A tongue-in-cheek travelogue following in the tradition of the immensely popular Innocents Abroad in which Twain and his mysterious traveling companion Mr. Harris make their way through Germany and across the Alps into Italy.
More top quality writing from Twain, I could never have guessed how many times this book made me laugh 🙂
An extract from Appendix D:”The Awful German language” follows to illustrate my point:
I went often to look at the collection of curiosities in Heidelberg Castle, and one day I surprised the keeper of it with my German. I spoke entirely in that language. He was greatly interested; and after I had talked awhile he said my German was very rare, possibly “unique;” and wanted to add it to his museum.
If he had known what it had cost me to acquire my art, he would also have known that it would break any collector to buy it. Harris and I had been hard at work on our German during several weeks at that time, and although we had made good progress, it had been accomplished under great difficulty and annoyance, for three of our teachers had died in the meantime. A person who has not studied German can form no idea of what a perplexing language it is.
Surely there is not another language that is so slip-shod and systemless, and so slippery and elusive to the grasp. One is washed about in it, hither and hither, in the most helpless way; and when at last he thinks he has captured a rule which offers firm ground to take a rest on amid the general rage and turmoil of the ten parts of speech, he turns over the page and reads, “Let the pupil make careful note of the following exceptions.” He runs his eye clown and finds that there are more exceptions to the rule than instances of it. So overboard he goes again, to hunt for another Ararat and find another quicksand. Such has been, and continues to be, my experience.
Every time I think I have got one of these four confusing “cases” where I am master of it, a seemingly insignificant preposition intrudes itself into my sentence, clothed with an awful and unsuspected power, and crumbles the ground from under me.
For instance, my book inquires after a certain bird (it is always inquiring after things which are of no sort of consequence to anybody):
“Where is the bird ” Now the answer to this question, according to the book, is that the bird is waiting in the blacksmith shop on account of the rain. Of course no bird would do that, but then you must stick to the book. Very well, I begin to cipher out the German for that answer. I begin at the wrong end, necessarily, for that is the German idea. I say to myself, “Regen, (rain,) is masculine or maybe it is feminine or possibly neuter it is too much trouble to look, now. Therefore, it is either der (the) Regen, or die (the) Regen, or das (the) Regen, according to which gender it may turn out to be when I look. In the interest of science, I will cipher it out on the hypothesis that it is masculine.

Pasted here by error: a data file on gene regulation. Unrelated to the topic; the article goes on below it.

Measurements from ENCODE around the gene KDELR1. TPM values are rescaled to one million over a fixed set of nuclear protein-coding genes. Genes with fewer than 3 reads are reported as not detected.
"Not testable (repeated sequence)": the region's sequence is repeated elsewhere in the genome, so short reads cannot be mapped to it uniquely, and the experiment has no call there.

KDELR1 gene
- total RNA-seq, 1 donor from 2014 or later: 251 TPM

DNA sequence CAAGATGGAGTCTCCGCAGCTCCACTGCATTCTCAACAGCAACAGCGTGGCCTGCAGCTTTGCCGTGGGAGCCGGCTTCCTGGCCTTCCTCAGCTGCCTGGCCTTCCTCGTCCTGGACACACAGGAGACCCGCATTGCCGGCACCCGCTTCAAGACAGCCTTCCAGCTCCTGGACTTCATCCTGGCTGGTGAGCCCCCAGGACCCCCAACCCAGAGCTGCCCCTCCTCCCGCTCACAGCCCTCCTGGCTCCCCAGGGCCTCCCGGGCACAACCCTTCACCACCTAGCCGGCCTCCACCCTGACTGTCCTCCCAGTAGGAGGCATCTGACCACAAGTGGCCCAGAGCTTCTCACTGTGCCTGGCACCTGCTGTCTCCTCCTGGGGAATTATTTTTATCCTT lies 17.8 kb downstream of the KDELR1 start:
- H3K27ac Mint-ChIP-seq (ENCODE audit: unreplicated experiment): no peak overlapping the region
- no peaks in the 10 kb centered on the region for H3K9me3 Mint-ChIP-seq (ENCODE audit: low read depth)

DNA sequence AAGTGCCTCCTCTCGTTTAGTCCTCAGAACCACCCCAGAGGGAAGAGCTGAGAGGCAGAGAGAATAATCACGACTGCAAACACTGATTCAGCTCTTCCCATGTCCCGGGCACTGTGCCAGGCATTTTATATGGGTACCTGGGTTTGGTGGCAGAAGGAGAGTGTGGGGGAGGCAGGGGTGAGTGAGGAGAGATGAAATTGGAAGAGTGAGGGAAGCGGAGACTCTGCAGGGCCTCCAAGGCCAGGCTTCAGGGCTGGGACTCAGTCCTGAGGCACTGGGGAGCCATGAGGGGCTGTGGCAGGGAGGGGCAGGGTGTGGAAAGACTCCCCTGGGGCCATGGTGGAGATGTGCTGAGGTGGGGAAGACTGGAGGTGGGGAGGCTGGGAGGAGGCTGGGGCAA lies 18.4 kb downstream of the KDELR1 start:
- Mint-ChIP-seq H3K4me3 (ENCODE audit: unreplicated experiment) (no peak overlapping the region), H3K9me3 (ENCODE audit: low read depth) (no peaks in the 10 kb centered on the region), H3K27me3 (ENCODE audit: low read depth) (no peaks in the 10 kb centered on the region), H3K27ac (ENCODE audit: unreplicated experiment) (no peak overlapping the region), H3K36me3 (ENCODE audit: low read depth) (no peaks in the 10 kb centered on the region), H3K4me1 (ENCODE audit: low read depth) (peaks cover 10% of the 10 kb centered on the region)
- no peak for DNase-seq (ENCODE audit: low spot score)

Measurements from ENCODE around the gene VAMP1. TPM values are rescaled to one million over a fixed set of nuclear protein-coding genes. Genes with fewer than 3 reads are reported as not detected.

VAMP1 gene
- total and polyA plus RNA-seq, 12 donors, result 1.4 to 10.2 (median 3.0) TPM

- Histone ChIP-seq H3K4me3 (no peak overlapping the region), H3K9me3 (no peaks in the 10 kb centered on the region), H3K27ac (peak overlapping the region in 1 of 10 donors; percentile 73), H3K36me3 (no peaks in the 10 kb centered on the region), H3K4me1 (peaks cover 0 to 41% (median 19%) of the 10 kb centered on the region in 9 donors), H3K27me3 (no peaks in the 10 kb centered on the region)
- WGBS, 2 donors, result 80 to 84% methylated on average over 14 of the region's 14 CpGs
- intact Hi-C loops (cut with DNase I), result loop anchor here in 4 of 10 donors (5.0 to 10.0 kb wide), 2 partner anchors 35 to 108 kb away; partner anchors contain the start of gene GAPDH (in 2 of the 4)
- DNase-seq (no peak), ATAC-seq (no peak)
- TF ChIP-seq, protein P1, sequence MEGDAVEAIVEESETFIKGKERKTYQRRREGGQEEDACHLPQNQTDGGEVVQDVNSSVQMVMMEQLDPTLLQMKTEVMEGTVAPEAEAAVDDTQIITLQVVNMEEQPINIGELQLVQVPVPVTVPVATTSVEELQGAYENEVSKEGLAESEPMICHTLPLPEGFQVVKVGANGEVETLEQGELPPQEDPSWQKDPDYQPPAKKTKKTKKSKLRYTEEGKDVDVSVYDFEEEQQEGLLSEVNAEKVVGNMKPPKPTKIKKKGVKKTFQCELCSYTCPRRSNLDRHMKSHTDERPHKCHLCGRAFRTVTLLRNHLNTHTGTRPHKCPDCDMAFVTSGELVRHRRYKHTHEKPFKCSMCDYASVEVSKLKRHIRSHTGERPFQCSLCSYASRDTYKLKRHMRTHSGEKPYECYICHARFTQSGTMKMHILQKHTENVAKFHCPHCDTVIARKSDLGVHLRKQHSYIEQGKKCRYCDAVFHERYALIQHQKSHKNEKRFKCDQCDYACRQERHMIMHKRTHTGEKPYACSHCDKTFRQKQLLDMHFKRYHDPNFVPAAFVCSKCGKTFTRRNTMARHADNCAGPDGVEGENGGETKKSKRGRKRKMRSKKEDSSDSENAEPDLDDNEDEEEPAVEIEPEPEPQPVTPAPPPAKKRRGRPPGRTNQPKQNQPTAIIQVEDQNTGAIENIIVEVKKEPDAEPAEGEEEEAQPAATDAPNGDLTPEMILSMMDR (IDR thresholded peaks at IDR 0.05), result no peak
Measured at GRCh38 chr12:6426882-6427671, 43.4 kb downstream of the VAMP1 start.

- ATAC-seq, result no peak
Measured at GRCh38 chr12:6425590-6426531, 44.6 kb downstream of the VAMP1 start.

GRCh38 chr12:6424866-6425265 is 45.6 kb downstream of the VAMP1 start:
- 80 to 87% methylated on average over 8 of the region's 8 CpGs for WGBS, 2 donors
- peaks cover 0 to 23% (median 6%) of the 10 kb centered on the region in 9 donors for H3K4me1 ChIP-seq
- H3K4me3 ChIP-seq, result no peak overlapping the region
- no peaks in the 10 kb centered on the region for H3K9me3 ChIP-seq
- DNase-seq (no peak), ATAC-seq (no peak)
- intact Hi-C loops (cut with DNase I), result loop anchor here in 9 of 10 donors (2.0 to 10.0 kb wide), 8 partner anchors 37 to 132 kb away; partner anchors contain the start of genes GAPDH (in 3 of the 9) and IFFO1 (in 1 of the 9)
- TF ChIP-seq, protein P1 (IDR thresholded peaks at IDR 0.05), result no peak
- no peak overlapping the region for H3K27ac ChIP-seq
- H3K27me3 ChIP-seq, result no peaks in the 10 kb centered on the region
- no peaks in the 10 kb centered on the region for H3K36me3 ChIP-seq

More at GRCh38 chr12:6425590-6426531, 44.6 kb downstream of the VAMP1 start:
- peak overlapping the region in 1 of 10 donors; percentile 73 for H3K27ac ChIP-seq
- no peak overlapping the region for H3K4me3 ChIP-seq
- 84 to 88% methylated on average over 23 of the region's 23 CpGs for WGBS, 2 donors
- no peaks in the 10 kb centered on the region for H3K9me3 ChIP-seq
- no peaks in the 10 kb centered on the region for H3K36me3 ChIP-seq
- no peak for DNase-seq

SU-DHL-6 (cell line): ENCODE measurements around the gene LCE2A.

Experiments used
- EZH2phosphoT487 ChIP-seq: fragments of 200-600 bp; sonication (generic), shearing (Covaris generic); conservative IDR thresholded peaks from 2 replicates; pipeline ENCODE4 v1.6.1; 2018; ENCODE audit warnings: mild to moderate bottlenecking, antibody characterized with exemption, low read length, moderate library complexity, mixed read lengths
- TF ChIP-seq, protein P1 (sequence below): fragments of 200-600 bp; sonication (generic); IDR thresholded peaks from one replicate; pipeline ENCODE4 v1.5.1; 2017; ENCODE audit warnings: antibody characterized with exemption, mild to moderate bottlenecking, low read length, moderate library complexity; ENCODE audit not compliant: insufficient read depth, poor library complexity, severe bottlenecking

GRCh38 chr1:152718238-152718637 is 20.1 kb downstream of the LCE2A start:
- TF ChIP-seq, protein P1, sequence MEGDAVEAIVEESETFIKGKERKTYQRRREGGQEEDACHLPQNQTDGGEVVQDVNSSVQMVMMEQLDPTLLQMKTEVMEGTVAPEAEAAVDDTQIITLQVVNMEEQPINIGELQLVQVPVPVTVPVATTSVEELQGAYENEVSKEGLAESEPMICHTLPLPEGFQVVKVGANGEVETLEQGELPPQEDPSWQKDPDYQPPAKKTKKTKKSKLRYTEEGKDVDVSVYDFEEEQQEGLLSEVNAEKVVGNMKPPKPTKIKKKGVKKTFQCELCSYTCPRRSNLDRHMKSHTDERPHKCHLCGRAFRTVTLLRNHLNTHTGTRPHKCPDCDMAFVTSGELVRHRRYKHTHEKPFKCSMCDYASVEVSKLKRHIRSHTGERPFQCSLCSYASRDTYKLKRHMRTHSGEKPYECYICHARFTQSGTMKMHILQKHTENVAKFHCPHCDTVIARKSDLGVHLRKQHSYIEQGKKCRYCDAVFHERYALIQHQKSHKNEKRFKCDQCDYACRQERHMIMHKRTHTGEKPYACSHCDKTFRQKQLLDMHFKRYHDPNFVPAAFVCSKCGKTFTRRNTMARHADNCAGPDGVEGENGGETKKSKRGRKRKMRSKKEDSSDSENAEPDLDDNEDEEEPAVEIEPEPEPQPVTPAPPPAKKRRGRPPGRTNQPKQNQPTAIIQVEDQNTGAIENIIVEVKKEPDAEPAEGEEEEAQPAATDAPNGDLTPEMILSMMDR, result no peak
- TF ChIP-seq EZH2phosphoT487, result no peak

Very well then the rain is der Regen, if it is simply in the quiescent state of being mentioned, without enlargement or discussion Nominative case; but if this rain is lying around, in a kind of a general way on the ground, it is then definitely located, it is doing something that is, resting, (which is one of the German grammar’s ideas of doing something,) and this throws the rain into the Dative case, and makes it dem Regen.
However, this rain is not resting, but is doing something actively, it is falling, to interfere with the bird, likely, and this indicates movement, which has the effect of sliding it into the Accusative case and changing dem Regen into den Regen.”
Having completed the grammatical horoscope of this matter, I answer up confidently and state in German that the bird is staying in the blacksmith shop “wegen (on account of) den Regen.” Then the teacher lets me softly down with the remark that whenever the word “wegen” drops into a sentence, it always throws that subject into the Genitive case, regardless of consequences and that therefore this bird stayed in the blacksmith shop “wegen des Regens.”
N. B. I was informed, later, by a higher authority, that there was an “exception” which permits one to say “wegen den Regen” in certain peculiar and complex circumstances, but that this exception is not extended to anything but rain.